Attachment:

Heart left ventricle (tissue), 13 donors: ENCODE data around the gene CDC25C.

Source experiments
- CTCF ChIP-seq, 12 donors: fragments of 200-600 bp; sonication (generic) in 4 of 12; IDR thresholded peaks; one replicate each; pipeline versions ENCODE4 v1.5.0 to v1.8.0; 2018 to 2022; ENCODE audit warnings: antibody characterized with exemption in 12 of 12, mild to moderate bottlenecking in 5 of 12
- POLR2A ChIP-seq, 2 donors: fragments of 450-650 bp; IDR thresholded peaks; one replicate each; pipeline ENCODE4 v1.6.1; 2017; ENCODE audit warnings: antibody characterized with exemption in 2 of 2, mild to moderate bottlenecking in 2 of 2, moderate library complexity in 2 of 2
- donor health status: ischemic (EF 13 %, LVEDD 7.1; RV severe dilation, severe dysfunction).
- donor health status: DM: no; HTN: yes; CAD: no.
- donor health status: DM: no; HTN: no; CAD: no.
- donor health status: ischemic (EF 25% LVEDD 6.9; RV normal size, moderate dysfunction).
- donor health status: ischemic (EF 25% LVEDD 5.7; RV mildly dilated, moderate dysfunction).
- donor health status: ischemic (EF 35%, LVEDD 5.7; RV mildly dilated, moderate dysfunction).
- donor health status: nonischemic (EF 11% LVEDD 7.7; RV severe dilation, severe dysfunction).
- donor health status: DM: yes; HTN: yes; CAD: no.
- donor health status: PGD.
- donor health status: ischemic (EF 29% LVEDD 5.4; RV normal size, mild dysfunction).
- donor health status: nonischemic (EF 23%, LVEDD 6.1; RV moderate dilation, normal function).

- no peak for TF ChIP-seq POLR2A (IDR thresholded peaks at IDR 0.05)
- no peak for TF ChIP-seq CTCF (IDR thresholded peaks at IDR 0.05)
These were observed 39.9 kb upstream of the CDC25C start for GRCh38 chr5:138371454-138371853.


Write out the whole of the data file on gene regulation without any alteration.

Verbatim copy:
Heart left ventricle (tissue), 13 donors: ENCODE data around the gene CDC25C.

Source experiments
- CTCF ChIP-seq, 12 donors: fragments of 200-600 bp; sonication (generic) in 4 of 12; IDR thresholded peaks; one replicate each; pipeline versions ENCODE4 v1.5.0 to v1.8.0; 2018 to 2022; ENCODE audit warnings: antibody characterized with exemption in 12 of 12, mild to moderate bottlenecking in 5 of 12
- POLR2A ChIP-seq, 2 donors: fragments of 450-650 bp; IDR thresholded peaks; one replicate each; pipeline ENCODE4 v1.6.1; 2017; ENCODE audit warnings: antibody characterized with exemption in 2 of 2, mild to moderate bottlenecking in 2 of 2, moderate library complexity in 2 of 2
- donor health status: ischemic (EF 13 %, LVEDD 7.1; RV severe dilation, severe dysfunction).
- donor health status: DM: no; HTN: yes; CAD: no.
- donor health status: DM: no; HTN: no; CAD: no.
- donor health status: ischemic (EF 25% LVEDD 6.9; RV normal size, moderate dysfunction).
- donor health status: ischemic (EF 25% LVEDD 5.7; RV mildly dilated, moderate dysfunction).
- donor health status: ischemic (EF 35%, LVEDD 5.7; RV mildly dilated, moderate dysfunction).
- donor health status: nonischemic (EF 11% LVEDD 7.7; RV severe dilation, severe dysfunction).
- donor health status: DM: yes; HTN: yes; CAD: no.
- donor health status: PGD.
- donor health status: ischemic (EF 29% LVEDD 5.4; RV normal size, mild dysfunction).
- donor health status: nonischemic (EF 23%, LVEDD 6.1; RV moderate dilation, normal function).

- no peak for TF ChIP-seq POLR2A (IDR thresholded peaks at IDR 0.05)
- no peak for TF ChIP-seq CTCF (IDR thresholded peaks at IDR 0.05)
These were observed 39.9 kb upstream of the CDC25C start for GRCh38 chr5:138371454-138371853.